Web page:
The Central Africa Republic has a civil law system based on the French model

Country overviewCentral Africa Republic flag




Faustin-Archange TOUADERA (since 30 March 2016)

Capital city


Major industries

Gold and diamond mining, logging, brewing, sugar refining


CFA Franc


French (official), Sangho (lingua franca and national language), tribal languages

Major religions

Christianity (Majority religion) and Islam

Legal information

Capital markets

Central African Stock Exchange (Bourse des Valeurs Mobilières de l'Afrique Centrale) (BVMAC

Current number of listed companies

5 listed companies

Listing Rules

The BVMAC is a public limited company with a public service mission, in charge of the organization and management of the sub-regional financial market. The BVMAC sets the conditions for admission to the permanent stock market listing, the method and rules of listing, the method of stock orders entries, the conduct of meetings and the official publication of the stock prices. It also lays down the procedures for the practical implementation of public offers, the mandatory financial coverage of brokerage firms. The main function of the BVMAC is the management of the quotation system and the registration of trades in listed securities. As a market operator, the BVMAC determines the practical rules of operation and admission of securities on the stock exchange as well as the market compartments.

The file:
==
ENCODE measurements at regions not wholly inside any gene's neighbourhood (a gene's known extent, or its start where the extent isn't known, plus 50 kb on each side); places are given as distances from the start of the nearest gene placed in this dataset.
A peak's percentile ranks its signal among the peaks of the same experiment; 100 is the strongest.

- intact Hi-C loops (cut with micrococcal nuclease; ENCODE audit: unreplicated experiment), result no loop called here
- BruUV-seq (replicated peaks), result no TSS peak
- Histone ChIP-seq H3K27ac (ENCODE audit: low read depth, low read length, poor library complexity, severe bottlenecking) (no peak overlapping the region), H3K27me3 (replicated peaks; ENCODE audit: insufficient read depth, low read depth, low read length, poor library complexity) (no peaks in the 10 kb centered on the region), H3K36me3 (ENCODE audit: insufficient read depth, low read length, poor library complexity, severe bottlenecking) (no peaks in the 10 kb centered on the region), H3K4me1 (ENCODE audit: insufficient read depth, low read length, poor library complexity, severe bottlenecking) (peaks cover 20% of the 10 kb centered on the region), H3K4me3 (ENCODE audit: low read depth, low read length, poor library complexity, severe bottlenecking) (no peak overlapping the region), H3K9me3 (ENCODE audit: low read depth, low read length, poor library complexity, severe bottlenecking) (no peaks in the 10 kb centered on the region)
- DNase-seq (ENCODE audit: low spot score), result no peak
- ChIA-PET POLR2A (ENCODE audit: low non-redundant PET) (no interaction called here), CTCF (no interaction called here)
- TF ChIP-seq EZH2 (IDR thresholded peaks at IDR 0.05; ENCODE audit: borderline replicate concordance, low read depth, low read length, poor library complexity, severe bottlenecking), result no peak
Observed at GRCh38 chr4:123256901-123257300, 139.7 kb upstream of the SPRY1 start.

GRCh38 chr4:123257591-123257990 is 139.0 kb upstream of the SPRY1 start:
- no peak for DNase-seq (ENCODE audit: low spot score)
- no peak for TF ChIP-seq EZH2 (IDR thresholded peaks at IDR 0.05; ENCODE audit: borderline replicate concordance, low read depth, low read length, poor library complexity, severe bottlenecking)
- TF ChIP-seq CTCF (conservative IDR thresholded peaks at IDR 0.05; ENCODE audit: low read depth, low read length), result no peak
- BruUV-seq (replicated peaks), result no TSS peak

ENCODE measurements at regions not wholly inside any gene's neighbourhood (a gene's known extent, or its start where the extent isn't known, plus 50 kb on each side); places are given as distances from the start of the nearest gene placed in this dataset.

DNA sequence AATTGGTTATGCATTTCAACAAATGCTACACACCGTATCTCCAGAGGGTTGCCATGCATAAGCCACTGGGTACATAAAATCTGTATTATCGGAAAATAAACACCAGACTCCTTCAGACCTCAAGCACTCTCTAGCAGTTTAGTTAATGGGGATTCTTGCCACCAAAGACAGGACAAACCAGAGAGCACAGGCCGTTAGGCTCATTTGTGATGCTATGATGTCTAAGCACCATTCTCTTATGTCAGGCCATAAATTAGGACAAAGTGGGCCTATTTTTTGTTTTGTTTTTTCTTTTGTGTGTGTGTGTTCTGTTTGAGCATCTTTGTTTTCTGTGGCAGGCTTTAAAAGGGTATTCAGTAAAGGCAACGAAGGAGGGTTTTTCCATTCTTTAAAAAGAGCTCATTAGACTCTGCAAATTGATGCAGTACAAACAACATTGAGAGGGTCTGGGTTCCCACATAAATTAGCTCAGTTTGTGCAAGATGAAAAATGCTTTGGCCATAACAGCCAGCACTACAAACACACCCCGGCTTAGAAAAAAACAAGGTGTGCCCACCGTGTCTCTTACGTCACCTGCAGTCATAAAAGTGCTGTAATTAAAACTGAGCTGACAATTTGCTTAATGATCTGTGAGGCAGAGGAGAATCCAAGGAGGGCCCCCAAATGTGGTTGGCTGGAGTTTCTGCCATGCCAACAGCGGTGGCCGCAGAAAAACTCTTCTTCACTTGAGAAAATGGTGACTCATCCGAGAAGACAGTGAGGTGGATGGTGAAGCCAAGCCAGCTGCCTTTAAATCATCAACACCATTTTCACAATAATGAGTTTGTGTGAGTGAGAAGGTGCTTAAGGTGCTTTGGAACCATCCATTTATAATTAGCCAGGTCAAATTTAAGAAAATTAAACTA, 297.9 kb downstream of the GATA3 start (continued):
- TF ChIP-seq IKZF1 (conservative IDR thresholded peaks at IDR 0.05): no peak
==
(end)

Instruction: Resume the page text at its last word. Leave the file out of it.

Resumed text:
Regulatory body or bodies

Commission for the Supervision of Financial Market of Central Africa ("Commission de Surveillance du Marché Financier de l'Afrique Centrale") (COSUMAF)

Principal legislation
Corporate Governance Code

Uniform act of the Organisation for the Harmonisation of Business Law in Africa (OHADA) on Commercial Companies and Economic Interest Groups

Uniform act of OHADA on General Commercial Law

Takeover / merger regulations

Uniform act of OHADA on Commercial Companies and Economic Interest Groups

Public offers / disclosure regulations

General regulation of COSUMAF dated 15 January 2009

Competition regulation
  • Law No 2016-06 of 30 December 2016 on Commercial Code
  • Regulation No 1/99/UEAC-CM-639 of 25 June 1999 on the regulation of the anti-competitive business practice
  • The Cotonou Agreement
Impact of regulatory regime on business



The provisions of the law covers the following points:

  • Free prices
  • Anti-competitive practice
  • National Competition Commission
  • Repression


Corruption / transparency
Corruption Perception Index rank worldwide for 2022


UNAC ratified?


Signatories to United Nations Convention Against Corruption (UNAC)?


Corruption Perception Index score for 2022


Signatories to the OECD Convention on Combating Bribery of Foreign Public Officials in International Business Transactions?


Signatories to the African Union Convention on Preventing and Combating Corruption?





As a state member of OHADA, the Central African Republic is subject to the OHADA Arbitration Law dated 23 November 2017 which governs the arbitration law of all members of OHADA. It is intended to apply to any internal or international arbitration, whether ad hoc or institutional.

The Uniform Act on Arbitration (Uniform Act) does not limit arbitration to commercial and professional matters - individuals and corporate bodies alike may refer their dispute to arbitration.


There are two kinds of magistrates in Central African Republic:

  • Magistrates of the seat (em magistrats de siège) ; and
  • Magistrates of public ministry (em magistrats du parquet or ministère public) who are subject to the authority of the Ministry of Justice.
Enforcement of foreign judgments